2019 The Year of Sensors, Analogue AI,and Gene Hacking?

I’ve spent most of 2018 in China (or it feels that way) involved in water treatment, intelligent sensing and advanced composite materials. It’s been useful to get a perspective on the words second largest economy, but also working with Chinese colleagues and getting to know their sometimes different expectations and priorities. At the same time I’ve continued to voraciously devour information, talk to everyone and everything, and press every button to see what it does.

I’m not on the list of professions to be replaced by AI anytime soon, but just in case, and as the BBC picked up my intelligent sensor prediction, here’s the rest of my list of predictions for 2019.

  1. The gap between graphene’s hype and reality will continue to widen. Academics will construct more new buildings promising a graphene solution to everything while at least one high profile graphene company will be unable to raise yet another round of financing and either be cheaply acquired or enter insolvency.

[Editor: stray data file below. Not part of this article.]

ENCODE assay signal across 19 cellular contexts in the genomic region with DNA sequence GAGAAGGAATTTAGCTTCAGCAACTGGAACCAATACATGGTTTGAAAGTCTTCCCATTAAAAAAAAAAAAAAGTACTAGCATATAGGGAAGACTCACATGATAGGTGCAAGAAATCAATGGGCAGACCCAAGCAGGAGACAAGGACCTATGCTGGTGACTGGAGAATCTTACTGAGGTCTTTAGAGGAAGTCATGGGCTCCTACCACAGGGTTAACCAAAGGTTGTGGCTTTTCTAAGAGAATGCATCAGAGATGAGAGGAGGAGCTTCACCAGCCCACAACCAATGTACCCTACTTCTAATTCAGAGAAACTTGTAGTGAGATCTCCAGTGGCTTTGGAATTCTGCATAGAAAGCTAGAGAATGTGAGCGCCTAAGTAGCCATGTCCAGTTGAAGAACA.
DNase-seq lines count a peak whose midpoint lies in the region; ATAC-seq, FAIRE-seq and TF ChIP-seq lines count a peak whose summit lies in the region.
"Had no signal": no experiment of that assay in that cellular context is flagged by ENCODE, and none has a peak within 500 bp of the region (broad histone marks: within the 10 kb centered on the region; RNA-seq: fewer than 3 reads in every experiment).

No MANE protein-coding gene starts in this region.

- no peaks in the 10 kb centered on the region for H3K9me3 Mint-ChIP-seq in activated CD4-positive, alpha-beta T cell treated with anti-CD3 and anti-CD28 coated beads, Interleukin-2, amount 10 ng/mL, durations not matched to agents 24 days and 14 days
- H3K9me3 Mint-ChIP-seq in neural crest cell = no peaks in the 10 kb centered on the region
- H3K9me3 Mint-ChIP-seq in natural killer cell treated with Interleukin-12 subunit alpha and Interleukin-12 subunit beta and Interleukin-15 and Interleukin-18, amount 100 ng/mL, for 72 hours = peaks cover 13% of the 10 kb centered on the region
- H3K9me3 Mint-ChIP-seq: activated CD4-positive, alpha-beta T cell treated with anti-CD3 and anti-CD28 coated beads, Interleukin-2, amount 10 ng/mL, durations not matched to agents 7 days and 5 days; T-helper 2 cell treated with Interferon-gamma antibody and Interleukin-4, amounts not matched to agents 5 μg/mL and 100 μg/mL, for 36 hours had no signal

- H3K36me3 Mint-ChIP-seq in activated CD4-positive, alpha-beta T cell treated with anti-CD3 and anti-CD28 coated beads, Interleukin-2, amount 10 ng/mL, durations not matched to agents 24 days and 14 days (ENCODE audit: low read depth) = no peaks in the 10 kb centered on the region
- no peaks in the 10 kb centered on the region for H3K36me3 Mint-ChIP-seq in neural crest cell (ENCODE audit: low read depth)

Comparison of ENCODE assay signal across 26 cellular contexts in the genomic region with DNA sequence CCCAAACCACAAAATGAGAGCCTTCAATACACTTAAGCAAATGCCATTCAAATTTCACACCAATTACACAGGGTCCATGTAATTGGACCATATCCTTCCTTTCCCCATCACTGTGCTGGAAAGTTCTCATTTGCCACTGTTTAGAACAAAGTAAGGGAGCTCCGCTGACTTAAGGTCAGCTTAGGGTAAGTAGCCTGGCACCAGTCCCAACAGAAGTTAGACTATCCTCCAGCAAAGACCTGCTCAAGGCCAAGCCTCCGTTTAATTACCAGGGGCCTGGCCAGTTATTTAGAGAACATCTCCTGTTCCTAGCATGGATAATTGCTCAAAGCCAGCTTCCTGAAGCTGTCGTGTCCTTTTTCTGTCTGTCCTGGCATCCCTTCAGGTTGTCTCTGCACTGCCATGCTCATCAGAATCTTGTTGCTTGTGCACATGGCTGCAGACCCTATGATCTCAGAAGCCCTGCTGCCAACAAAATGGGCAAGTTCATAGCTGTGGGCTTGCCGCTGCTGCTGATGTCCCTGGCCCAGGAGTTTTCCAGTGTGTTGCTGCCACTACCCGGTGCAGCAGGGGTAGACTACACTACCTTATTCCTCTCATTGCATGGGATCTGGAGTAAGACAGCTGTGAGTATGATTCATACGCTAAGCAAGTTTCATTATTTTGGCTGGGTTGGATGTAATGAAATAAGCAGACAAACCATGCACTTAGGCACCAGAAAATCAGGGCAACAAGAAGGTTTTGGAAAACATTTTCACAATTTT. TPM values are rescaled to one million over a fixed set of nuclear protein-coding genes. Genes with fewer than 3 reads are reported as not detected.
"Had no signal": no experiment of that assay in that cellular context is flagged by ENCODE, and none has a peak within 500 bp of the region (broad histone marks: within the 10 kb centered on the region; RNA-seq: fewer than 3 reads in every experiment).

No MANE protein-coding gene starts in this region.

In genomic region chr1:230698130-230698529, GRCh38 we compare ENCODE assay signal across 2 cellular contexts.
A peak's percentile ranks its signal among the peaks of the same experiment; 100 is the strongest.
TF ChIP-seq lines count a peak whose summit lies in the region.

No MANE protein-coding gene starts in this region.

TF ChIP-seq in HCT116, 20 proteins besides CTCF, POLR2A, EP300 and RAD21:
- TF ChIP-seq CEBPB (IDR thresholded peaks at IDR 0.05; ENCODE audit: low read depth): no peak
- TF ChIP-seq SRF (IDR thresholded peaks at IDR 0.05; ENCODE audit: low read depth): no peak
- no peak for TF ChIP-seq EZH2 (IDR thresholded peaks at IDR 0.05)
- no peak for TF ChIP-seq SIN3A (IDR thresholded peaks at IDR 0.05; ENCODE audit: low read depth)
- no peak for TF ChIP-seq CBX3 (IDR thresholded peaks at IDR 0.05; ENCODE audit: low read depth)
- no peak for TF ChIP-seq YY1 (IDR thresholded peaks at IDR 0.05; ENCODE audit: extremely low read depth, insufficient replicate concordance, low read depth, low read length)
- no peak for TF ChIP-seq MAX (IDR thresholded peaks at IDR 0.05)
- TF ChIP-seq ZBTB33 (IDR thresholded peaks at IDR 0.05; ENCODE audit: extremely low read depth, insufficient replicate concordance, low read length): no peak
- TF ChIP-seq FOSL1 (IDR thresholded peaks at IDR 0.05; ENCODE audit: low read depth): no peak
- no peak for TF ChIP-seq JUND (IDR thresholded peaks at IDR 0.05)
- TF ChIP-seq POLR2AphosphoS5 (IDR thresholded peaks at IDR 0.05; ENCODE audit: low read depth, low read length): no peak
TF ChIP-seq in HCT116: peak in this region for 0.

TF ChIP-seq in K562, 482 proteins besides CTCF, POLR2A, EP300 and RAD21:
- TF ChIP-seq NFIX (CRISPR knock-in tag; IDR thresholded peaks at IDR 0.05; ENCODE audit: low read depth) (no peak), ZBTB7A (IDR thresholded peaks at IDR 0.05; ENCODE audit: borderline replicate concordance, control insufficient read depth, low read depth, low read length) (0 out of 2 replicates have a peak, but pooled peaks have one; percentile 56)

2. Expect to hear a lot more about the return of analogue computing. The end of Moore’s law coupled with the low power requirements of the Internet of Things is promoting a resurgence of interest in new architectures such as neuromorphic computing.
  3. Sensors will be everywhere to satisfy the voracious appetite of Artificial Intelligence. Expect to see more demands for information not just raw data as information is increasingly acquired and processed at the edge of the Cloud.
  4. Gene editing will continue to push the ethical boundaries. Everything looks like a nail to a child with a hammer and the same is true for a scientist with CRISPR/cas9.
  5. Autonomous vehicles will have the brakes temporarily applied by increasing ethical and legal concerns, although the underlying technologies such as LiDAR and real time image processing will continue to develop. Issues over the security and venerability of 5G telecoms (Huawei) will create further obstacles to deployment.

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